Typically, Justice Kennedy is the court's swing vote. And the last time the court heard a major immigration case — the 2012 case United States v. Arizona — Kennedy both provided the crucial fifth vote for the Obama administration and wrote the opinion himself. But in United States v. Texas, the absence of a clear "limiting principle" that would constrain the executive branch appears to weigh more on Kennedy than the idea of policy moderation.

He tipped his hand early: "the President has admitted a certain number of people and then Congress approves it. That seems to me to have it backwards. It's as if ­­that the President is setting the policy and the Congress is executing it. That's just upside down."

The Court has two months to hammer together a majority

If the oral argument is any indication, the court's headed for a 4-4 split decision. That's, legally, the equivalent of no decision at all. The 5th Circuit's ruling will stand — keeping DAPA and DACA from going into effect. The lower courts will continue to consider the case (which has been more or less on hold while the Supreme Court considers the first-stage injunction).

Advocates may try to create a circuit split by suing to bring DAPA into effect in another part of the country. Or they could simply deem DAPA and DACA dead, and acknowledge that the 4.5 million immigrants it could have protected will remain vulnerable to deportation for the remainder of President Obama's time in office. Their only hope would be for a Democratic president to be inaugurated in 2017 and try some other way to grant relief to unauthorized immigrants.

But "if the oral argument is any indication" is a big, big if. There are two big reasons to believe that what the public saw on Monday doesn't necessarily reflect how the Supreme Court will rule two months from now at the end of the session.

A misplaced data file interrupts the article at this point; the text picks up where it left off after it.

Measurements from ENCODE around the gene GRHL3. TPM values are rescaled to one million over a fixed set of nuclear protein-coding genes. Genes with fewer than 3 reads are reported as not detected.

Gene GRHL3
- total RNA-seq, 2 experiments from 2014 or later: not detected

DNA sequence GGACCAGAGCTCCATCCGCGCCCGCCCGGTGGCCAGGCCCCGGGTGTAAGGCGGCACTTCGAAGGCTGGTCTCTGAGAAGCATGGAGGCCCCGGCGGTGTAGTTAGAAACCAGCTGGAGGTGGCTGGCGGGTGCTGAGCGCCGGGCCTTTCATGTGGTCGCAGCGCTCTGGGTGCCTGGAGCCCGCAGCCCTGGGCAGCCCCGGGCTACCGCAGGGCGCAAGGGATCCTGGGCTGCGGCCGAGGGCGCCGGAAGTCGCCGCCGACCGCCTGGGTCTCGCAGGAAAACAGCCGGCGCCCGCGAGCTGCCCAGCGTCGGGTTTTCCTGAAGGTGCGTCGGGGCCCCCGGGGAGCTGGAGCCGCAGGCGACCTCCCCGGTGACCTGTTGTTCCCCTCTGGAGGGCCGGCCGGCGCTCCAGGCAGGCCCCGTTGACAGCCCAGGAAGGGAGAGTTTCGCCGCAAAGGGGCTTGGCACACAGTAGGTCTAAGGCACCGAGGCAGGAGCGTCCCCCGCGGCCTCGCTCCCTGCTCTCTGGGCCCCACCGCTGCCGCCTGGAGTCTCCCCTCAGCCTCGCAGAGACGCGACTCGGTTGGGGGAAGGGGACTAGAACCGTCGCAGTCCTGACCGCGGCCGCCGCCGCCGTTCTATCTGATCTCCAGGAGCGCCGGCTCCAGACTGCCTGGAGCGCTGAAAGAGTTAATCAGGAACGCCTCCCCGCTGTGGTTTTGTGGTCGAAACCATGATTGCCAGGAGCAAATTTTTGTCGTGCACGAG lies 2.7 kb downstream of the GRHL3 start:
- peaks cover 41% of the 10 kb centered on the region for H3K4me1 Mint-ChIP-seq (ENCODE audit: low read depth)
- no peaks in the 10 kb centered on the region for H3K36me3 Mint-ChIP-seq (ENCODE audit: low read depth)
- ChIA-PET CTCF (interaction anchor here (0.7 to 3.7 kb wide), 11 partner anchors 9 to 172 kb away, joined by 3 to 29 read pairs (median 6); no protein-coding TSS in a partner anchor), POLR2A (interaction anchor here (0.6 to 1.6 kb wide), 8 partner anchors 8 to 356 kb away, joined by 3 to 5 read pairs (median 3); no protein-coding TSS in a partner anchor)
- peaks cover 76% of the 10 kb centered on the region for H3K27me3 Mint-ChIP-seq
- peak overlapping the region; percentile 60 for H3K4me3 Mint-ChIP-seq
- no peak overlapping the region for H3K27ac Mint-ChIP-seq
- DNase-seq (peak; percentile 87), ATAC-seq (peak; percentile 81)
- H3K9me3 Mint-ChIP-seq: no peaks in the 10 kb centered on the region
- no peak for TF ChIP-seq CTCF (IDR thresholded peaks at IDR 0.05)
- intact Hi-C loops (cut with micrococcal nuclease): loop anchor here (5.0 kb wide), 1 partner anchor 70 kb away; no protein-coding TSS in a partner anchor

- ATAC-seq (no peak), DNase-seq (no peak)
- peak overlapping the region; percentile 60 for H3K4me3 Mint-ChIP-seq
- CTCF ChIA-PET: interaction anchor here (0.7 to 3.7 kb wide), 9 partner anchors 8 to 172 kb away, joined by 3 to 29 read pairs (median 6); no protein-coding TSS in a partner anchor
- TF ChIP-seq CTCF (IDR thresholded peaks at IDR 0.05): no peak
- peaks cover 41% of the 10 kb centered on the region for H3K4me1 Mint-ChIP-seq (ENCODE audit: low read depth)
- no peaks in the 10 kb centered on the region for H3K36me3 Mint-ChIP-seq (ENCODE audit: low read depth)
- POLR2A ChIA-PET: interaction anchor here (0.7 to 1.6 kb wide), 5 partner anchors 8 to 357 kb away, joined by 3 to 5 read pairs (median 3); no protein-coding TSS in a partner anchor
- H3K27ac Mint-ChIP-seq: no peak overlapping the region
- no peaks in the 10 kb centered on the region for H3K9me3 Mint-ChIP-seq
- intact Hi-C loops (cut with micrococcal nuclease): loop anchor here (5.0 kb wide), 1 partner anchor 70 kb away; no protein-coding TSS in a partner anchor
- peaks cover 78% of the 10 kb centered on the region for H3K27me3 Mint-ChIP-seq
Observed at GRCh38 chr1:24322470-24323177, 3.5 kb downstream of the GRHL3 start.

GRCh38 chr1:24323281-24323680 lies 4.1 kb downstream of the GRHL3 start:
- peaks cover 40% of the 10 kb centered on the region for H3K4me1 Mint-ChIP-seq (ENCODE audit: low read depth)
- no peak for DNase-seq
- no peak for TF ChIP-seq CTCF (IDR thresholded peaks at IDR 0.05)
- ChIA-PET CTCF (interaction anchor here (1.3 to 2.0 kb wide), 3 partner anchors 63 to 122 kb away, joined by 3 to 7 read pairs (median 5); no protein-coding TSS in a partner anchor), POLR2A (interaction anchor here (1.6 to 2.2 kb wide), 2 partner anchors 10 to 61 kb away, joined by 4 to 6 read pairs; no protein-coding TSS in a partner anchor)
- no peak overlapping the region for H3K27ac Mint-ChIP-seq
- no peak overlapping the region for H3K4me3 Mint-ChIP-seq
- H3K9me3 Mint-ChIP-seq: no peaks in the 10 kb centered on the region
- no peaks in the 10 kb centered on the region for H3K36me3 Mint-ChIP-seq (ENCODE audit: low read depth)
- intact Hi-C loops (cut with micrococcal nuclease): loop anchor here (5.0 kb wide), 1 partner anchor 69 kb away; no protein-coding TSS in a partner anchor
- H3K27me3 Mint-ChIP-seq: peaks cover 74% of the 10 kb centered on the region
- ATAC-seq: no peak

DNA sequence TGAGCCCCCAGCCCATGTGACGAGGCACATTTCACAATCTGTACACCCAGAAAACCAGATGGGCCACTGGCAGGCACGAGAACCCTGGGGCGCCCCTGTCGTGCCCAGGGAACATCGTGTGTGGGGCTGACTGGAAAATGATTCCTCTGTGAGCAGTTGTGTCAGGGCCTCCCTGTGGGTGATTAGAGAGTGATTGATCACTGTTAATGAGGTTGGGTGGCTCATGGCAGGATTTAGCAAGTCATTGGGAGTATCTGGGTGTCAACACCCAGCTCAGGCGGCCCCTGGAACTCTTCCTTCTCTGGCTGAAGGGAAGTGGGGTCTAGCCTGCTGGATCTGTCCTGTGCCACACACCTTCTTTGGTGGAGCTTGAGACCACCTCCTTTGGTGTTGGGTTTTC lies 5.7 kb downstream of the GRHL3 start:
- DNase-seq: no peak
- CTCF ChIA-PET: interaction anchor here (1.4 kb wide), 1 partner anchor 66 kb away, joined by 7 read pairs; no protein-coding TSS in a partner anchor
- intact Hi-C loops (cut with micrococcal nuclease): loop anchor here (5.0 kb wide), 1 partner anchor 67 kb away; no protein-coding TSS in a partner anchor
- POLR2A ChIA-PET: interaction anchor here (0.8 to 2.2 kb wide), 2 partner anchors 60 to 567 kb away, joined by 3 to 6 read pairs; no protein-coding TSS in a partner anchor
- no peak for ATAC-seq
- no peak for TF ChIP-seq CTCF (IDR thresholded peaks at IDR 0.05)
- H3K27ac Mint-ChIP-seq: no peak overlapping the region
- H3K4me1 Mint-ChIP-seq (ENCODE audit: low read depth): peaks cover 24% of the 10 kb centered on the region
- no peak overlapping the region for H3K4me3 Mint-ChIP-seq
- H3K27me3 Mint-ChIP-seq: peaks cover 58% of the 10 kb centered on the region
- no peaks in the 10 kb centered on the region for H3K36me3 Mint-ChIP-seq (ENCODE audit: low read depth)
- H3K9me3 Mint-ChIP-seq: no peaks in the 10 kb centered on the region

The first: The questions a justice asks at oral argument don't necessarily reflect how he actually feels about the case. Immigration lawyers might know this lesson better than anyone: After the oral arguments in the 2012 US v. Arizona case, it looked like not only Justice Kennedy but even some of the court's liberals might be prepared to side with the state.

Multiple lawyers who side with the federal government assured me that if Roberts and Kennedy seemed to be asking tough questions, well, that's just their job. To David Leopold, the former head of the American Immigration Lawyers Association who's now an adviser to immigrant-rights groups, even the fact that Roberts didn't ask many questions of Texas was a good sign: "He didn't ask Texas any questions about the merits. That shows he hasn't gotten past standing. If he thought they'd have standing, he'd have asked them about the merits."

Anthony Kennedy and Ruth Bader Ginsburg chatting during an official Supreme Court photo session. (Bill O'Leary/The Washington Post via Getty)

There's a lot of this sort of thing between oral argument and written decisions.

If this sounds a little like spin — conservative lawyers appeared much more willing to take the justices' questions at face value — consider the second factor: Oral arguments are far from the end of the process that goes into a Supreme Court decision. The justices now have two months to try to cobble together a five-vote majority on some legal aspect of the case: to tailor their arguments narrowly enough to attract the required number of justices, circulate draft opinions, persuade their colleagues to sign on, and (if necessary) repeat.

We know that Supreme Court justices can change their minds even relatively late in the process. That's what happened in 2012, when Chief Justice Roberts switched his vote — and therefore the court majority — to support the Obama administration and uphold the constitutionality of the individual mandate in the Affordable Care Act.

Arguably, the DAPA and DACA actions are as central to President Obama's second term as the Affordable Care Act was to his first. And arguably, the desire to avoid a 4-4 split on its biggest case of the term puts even more pressure on the court than usual to find a five-vote opinion.

Monday's oral argument certainly didn't indicate that it would be impossible for five members of the court to agree on United States v. Texas. It just indicated that it hasn't happened yet; and now the real work begins.